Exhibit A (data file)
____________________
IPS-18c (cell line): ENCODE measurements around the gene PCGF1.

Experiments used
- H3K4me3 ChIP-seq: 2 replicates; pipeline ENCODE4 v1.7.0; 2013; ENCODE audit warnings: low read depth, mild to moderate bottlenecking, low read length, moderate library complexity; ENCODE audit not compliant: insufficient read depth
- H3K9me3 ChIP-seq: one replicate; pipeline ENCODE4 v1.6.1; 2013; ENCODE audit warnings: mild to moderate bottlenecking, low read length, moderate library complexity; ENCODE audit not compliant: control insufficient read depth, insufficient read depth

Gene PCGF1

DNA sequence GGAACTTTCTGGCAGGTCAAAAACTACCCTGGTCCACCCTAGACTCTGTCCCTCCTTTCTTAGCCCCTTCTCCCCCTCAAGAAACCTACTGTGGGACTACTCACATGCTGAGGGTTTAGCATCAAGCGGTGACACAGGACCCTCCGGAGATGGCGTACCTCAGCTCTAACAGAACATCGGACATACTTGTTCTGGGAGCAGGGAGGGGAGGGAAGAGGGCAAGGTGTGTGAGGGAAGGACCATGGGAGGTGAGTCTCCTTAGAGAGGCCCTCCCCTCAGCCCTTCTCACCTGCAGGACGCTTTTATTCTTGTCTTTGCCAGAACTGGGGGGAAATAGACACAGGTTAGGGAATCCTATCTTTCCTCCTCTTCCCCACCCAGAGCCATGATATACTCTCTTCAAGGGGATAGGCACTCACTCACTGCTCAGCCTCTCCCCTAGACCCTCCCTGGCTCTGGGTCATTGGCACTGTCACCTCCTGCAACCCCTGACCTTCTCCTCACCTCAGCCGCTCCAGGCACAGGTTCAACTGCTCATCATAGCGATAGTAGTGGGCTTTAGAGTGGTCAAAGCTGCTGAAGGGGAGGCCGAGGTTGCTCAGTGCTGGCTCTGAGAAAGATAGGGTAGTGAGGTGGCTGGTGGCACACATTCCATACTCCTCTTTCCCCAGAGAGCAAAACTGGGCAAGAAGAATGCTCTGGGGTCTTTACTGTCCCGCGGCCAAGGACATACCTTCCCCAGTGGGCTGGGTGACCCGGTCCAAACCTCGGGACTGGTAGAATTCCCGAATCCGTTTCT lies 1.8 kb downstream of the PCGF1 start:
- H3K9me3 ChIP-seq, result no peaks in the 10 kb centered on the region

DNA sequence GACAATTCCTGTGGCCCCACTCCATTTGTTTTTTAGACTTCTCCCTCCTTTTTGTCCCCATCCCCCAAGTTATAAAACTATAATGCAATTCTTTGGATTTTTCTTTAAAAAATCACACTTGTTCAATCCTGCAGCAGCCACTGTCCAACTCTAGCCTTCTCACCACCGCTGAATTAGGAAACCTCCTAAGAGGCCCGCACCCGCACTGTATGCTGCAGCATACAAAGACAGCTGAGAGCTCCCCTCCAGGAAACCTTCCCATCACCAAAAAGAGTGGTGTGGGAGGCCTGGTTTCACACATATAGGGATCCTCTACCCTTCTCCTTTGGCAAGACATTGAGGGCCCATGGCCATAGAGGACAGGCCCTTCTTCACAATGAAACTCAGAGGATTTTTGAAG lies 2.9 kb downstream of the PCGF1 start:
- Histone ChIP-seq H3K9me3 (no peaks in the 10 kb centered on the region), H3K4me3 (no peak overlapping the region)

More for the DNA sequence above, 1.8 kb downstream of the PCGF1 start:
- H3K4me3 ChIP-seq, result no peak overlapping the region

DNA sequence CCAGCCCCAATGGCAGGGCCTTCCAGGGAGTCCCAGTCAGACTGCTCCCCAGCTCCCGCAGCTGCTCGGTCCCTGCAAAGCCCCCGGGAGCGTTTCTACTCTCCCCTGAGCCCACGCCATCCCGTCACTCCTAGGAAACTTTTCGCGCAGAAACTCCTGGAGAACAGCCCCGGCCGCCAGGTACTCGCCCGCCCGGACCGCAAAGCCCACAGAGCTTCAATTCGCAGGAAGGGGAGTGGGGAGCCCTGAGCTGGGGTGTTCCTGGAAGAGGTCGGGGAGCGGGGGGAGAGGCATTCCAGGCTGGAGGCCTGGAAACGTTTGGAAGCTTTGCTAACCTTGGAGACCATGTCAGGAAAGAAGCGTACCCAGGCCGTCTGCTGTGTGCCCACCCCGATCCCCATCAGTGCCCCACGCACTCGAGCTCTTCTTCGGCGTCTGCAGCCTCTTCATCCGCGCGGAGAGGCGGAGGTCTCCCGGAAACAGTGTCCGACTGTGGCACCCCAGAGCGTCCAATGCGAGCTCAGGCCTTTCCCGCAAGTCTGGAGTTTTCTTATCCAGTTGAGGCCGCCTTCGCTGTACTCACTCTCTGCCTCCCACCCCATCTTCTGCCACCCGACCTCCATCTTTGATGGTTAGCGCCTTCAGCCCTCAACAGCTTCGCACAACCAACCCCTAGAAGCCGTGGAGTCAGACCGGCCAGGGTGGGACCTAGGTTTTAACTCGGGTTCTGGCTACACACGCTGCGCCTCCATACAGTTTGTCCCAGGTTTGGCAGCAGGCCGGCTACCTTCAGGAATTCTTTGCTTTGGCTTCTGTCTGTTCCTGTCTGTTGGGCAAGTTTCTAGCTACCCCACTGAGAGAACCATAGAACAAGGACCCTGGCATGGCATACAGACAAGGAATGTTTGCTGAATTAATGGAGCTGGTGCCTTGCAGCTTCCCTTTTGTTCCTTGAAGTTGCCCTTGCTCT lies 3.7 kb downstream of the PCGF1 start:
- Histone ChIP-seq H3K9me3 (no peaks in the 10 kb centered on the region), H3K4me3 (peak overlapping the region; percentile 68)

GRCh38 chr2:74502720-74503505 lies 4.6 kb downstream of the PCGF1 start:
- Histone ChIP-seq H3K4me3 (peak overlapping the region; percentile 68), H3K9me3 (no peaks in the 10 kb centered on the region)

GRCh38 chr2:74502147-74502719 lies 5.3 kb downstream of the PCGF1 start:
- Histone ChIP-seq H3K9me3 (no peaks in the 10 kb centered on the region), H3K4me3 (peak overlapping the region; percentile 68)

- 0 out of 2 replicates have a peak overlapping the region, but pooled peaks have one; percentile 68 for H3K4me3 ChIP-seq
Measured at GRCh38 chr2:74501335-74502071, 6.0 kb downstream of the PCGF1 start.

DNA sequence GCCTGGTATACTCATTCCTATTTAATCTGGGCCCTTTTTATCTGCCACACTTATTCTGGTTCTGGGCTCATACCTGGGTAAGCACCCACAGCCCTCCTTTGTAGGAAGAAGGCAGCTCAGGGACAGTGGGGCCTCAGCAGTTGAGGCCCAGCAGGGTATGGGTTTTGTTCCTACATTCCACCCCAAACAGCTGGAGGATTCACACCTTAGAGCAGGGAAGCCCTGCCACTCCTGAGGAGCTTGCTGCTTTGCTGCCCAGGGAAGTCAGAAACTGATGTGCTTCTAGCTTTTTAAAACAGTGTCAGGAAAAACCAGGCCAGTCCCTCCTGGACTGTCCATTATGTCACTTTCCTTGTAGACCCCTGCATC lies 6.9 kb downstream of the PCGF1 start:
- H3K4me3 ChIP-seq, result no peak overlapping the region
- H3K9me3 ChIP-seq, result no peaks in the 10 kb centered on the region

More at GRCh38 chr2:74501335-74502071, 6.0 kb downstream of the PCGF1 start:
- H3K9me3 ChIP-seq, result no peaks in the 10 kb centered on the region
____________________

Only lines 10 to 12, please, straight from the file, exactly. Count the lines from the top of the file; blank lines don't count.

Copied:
More for the DNA sequence above, 1.8 kb downstream of the PCGF1 start:
- H3K4me3 ChIP-seq, result no peak overlapping the region

DNA sequence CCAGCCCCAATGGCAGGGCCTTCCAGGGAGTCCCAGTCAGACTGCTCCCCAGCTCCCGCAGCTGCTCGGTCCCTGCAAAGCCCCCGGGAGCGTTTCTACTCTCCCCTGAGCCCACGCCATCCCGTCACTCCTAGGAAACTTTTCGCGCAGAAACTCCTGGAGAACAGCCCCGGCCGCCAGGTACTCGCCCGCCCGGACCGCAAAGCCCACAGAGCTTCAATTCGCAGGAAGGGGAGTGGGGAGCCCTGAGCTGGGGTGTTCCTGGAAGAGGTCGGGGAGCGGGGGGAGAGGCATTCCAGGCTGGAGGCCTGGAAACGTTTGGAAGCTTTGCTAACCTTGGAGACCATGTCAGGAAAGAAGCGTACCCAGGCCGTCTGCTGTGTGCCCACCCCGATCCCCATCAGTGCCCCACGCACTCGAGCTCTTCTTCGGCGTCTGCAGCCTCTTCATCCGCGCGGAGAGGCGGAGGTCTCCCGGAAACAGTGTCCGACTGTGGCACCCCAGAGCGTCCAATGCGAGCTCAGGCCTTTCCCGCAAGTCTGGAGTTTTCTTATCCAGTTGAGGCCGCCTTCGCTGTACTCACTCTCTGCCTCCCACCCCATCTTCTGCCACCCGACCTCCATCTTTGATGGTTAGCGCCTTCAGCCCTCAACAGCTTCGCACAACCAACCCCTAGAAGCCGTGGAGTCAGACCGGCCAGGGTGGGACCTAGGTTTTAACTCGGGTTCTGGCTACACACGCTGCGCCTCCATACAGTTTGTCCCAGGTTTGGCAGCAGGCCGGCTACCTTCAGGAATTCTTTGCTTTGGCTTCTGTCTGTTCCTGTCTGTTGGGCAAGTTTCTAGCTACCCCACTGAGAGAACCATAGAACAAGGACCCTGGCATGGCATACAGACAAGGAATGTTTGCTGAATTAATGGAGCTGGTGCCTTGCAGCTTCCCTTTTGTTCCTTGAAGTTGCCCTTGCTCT lies 3.7 kb downstream of the PCGF1 start: